"The main focus is getting the structure of creating a portfolio of work," Keniston says. "Also, it's to start to do work that's edited and to make revisions."
Noon – The students return late from the library, damp from rain.
They quickly change clothes. Demetri Daniels of Urbana, who runs the Precious Sword Shaolin Martial Arts Academy, begins kung fu lessons. When the weather is nice, he teaches the class on the UI Quad.
The students begin with kicking exercises, then Daniels has them crouch with their knees bent, legs to the sides and arms straight out in front.
"The more you talk, the longer you guys are going to do this," Daniels tells the boys, who haven't been quiet since class began.
He asks them to name some Chinese numbers, and when they do, he lets them stand up. Then they sit in a circle, feet interlocked, and do situps while Daniels counts in Chinese. They do "frog jumps" and pushups, and at the end of the class, Daniels rewards two boys with cinnamon rolls for being able to touch a ceiling pipe with their foot while kicking with a straight leg.
Daniels is teaching them kung fu four times a week now, but as their physical education teacher, he'll also teach other sports during the year.
12:30 p.m. – The boys eat their lunch as Carl Estabrook begins language arts class.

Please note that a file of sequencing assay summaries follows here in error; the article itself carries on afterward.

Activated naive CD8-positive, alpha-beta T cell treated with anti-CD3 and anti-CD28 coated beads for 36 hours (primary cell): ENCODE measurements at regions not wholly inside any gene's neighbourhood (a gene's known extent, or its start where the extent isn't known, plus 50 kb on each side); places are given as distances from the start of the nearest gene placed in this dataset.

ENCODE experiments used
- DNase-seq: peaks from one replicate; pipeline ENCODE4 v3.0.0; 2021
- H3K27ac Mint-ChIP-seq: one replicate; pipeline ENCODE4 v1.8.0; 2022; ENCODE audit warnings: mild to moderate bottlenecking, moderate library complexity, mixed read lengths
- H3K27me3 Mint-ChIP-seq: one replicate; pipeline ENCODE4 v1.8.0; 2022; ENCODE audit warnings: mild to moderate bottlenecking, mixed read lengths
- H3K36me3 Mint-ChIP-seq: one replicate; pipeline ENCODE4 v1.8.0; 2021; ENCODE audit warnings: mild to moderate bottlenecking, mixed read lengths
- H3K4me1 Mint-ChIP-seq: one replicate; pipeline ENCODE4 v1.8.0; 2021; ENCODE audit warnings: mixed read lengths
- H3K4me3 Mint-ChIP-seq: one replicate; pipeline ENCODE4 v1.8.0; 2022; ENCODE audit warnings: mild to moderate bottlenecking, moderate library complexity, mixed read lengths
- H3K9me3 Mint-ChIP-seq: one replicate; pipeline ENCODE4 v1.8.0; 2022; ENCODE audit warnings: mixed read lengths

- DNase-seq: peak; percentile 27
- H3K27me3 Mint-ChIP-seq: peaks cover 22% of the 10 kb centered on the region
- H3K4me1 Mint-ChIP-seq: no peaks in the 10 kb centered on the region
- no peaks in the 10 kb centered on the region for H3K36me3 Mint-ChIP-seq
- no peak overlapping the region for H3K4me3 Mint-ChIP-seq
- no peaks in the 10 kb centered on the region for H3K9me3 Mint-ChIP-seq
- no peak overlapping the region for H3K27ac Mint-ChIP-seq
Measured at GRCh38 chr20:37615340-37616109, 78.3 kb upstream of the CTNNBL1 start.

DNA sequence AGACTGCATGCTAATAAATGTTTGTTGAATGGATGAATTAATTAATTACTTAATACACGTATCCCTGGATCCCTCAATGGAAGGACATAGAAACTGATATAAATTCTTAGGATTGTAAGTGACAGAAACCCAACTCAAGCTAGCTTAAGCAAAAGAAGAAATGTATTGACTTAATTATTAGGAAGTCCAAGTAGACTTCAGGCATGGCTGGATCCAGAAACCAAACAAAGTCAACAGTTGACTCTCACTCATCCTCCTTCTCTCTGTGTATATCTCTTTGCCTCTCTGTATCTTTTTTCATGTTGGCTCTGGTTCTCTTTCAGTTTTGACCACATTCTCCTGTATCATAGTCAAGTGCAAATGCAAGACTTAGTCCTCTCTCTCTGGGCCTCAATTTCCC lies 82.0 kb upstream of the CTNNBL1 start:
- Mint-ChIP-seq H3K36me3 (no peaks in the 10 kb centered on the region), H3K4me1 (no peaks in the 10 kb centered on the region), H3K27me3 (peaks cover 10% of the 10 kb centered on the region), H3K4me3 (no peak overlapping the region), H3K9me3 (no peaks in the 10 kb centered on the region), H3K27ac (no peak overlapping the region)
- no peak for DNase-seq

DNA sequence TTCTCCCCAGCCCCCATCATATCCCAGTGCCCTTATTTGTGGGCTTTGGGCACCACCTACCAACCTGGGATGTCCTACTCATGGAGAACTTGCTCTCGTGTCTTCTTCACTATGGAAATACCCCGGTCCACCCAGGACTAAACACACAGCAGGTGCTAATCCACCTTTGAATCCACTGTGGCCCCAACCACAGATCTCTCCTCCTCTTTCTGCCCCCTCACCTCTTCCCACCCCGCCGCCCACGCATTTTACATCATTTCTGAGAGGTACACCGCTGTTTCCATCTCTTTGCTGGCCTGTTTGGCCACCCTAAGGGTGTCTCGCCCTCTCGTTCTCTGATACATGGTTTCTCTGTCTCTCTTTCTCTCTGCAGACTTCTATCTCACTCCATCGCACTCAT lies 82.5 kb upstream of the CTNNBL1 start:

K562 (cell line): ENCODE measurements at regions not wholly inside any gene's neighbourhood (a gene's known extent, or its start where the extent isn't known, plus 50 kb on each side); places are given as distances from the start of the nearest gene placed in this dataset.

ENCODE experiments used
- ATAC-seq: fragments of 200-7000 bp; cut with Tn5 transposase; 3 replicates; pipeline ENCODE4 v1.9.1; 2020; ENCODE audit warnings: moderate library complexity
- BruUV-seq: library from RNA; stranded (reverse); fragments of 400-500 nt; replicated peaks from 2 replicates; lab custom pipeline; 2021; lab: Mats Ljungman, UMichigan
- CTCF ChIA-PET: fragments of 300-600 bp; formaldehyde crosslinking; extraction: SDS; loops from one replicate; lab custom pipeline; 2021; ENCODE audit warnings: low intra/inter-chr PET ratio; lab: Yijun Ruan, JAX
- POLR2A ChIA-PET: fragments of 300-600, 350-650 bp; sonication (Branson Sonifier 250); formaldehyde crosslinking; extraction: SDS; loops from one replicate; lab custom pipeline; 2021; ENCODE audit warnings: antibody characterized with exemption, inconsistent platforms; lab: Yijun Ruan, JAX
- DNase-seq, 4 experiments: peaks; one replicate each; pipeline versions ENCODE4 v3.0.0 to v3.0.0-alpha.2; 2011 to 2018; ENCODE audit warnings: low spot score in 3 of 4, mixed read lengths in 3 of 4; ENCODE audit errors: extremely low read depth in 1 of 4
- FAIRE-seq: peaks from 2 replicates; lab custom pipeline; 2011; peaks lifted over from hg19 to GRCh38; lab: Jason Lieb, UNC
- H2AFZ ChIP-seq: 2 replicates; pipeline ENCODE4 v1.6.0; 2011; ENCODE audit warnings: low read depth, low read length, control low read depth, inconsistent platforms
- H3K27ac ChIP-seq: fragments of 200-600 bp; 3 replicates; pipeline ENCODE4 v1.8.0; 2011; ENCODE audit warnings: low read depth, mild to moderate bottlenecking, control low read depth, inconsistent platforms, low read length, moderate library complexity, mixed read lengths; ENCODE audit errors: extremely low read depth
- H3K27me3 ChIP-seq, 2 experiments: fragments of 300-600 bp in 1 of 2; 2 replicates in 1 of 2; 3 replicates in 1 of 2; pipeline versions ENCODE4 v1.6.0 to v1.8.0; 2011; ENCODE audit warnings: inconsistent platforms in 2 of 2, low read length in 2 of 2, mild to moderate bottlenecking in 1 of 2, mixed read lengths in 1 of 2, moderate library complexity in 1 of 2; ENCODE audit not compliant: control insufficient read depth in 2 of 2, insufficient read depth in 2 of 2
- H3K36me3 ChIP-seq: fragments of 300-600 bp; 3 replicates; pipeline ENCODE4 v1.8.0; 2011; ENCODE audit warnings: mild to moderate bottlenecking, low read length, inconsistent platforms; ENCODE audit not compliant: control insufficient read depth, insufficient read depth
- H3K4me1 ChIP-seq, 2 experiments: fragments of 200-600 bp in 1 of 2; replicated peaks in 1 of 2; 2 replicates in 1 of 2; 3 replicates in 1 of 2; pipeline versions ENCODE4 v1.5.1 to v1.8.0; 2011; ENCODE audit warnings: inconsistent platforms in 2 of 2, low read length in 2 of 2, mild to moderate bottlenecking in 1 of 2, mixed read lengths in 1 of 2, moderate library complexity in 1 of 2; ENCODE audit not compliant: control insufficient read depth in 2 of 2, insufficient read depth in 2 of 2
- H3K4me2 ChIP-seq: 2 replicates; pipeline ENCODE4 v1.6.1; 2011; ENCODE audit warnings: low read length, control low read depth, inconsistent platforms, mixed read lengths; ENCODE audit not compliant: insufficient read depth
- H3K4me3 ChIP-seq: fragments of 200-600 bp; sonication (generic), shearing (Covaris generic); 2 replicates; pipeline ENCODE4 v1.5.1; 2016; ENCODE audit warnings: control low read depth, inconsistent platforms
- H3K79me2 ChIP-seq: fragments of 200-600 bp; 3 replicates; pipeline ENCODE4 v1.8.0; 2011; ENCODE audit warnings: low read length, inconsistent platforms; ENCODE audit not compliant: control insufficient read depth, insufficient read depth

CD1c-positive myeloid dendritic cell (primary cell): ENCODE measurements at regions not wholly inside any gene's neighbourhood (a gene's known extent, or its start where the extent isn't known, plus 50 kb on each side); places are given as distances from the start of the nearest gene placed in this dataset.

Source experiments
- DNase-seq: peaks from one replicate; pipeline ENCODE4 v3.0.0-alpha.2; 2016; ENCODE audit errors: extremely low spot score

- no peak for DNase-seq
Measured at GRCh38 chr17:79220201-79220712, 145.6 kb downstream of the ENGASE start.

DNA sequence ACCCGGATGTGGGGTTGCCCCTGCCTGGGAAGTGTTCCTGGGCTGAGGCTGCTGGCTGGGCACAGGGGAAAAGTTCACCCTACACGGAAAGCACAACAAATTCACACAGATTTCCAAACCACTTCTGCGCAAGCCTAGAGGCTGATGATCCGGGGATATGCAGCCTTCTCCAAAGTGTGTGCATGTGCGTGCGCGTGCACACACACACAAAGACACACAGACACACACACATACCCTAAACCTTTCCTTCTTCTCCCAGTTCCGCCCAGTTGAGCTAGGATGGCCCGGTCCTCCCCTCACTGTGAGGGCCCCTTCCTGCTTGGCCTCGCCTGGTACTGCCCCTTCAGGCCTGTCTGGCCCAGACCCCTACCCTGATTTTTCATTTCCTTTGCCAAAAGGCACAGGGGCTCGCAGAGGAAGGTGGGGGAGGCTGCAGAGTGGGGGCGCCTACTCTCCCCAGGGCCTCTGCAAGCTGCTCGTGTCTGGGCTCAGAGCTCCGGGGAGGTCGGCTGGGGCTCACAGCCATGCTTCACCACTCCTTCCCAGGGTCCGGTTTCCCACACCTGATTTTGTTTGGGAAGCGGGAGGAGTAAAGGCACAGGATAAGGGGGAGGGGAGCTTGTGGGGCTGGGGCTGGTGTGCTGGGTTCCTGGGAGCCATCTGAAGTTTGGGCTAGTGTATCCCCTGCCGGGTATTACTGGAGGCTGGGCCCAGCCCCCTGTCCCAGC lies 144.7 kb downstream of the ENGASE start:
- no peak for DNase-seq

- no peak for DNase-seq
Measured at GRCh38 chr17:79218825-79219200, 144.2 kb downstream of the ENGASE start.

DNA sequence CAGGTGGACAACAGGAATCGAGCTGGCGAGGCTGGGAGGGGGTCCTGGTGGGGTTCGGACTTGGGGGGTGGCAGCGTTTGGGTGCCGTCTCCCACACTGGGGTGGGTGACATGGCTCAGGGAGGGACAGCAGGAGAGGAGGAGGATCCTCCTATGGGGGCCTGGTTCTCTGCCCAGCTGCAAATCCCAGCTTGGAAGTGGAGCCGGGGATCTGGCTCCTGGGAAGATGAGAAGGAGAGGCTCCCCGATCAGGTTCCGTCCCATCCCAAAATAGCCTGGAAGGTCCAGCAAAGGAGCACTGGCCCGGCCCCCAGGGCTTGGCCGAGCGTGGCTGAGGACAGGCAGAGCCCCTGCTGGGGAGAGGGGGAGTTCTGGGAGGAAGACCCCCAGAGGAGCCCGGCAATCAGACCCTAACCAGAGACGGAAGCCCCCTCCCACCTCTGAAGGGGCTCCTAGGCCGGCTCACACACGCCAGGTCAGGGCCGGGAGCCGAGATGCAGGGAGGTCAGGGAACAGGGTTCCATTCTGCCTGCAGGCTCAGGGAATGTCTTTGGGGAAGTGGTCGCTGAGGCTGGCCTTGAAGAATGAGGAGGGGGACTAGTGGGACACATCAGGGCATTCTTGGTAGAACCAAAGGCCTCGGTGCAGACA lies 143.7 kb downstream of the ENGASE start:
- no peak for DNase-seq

Estabrook, a retired history and sociology professor, begins with grammar. The boys take turns reading a review of the different parts of speech, then Estabrook talks about diagramming sentences. He addresses the boys by their last names.
"Mr. Gillespie, finish what's in your mouth and read for a little while," he says.
While one of them reads and Estabrook explains the text or asks questions, the other boys are humming or tapping pencils or giggling. Caleb Estabrook of Champaign (Carl Estabrook's grandson) and Chris continually poke and elbow each other.
A little later, when Estabrook gives them several sentences to diagram for homework, several complain they don't understand the work.
Estabrook passes out workbooks, and they begin Latin. The boys take turns reading and translating simple sentences from a story, doing so with ease, and Estabrook discusses masculine and feminine nouns and adjectives. The boys focus on this part of the class much more intently, and most of the fidgeting stops.
2 p.m. – Art and democracy class begins at the Independent Media Center in Urbana.
The students have begun choosing colors for a school logo and clothing, and they're learning how to make decisions as a group. So far, they've voted down every color combination that has been proposed. Chris Evans, a UI art instructor, suggests they use a secret ballot this time.
"Democracy takes time," he tells them.
Almost all the boys vote in a secret ballot for black, white and blue, but then some decide they don't like the colors.
"The thing with us is, once we get a color, we don't want it," Chris says. "So maybe they aren't the right colors."
"I don't like them now. I think they look ugly together," Jelani adds, even though he voted for them a few minutes earlier.
Evans talks to them about what it means to come to a consensus through addressing everyone's concerns.
"It takes longer, but you don't end up with people who are unhappy because everyone's opinion matters," he says.
The boys finally settle on a combination of black, white, blue and gold, and they have their school colors.